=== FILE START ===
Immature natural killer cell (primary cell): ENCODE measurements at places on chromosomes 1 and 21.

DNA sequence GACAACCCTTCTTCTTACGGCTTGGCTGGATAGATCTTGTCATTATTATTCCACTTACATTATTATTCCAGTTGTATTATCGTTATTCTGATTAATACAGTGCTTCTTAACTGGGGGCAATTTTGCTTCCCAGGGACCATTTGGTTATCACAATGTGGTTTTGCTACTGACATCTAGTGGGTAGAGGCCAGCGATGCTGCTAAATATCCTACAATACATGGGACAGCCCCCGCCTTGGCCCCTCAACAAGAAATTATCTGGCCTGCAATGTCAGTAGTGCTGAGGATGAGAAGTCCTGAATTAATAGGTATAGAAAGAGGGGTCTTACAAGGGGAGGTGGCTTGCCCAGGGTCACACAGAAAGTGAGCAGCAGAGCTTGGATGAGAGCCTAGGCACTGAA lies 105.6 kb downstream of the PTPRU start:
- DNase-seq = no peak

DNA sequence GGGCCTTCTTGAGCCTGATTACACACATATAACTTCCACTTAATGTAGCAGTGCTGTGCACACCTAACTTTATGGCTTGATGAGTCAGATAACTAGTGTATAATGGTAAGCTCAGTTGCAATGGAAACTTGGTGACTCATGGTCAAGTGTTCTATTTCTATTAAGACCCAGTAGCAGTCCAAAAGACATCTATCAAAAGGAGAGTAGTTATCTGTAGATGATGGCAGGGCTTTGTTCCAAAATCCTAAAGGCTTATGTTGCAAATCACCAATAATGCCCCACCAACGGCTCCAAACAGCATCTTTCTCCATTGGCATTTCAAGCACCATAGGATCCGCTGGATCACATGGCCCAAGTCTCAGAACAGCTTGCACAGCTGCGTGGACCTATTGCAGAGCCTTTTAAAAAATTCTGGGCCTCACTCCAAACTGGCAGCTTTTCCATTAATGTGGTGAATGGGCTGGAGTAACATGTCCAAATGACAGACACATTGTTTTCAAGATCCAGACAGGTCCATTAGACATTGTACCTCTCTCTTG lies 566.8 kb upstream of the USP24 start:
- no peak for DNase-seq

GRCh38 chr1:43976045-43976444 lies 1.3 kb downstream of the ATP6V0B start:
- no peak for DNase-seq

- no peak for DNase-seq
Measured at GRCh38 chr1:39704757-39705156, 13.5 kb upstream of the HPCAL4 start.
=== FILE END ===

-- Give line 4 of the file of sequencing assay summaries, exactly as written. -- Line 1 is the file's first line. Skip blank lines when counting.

DNA sequence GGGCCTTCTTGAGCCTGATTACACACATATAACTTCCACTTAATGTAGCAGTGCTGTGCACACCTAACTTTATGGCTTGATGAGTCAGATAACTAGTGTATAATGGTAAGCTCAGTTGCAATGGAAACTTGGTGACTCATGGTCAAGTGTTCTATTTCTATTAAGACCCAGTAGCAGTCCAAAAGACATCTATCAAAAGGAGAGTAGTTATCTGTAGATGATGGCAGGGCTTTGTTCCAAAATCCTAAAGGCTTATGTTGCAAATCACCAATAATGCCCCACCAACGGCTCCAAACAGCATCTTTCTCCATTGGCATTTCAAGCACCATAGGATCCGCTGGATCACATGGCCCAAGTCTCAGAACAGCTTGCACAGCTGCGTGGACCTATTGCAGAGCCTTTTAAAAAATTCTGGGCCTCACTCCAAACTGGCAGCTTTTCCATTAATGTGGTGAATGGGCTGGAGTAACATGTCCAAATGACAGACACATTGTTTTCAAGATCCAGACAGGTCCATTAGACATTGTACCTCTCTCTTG lies 566.8 kb upstream of the USP24 start: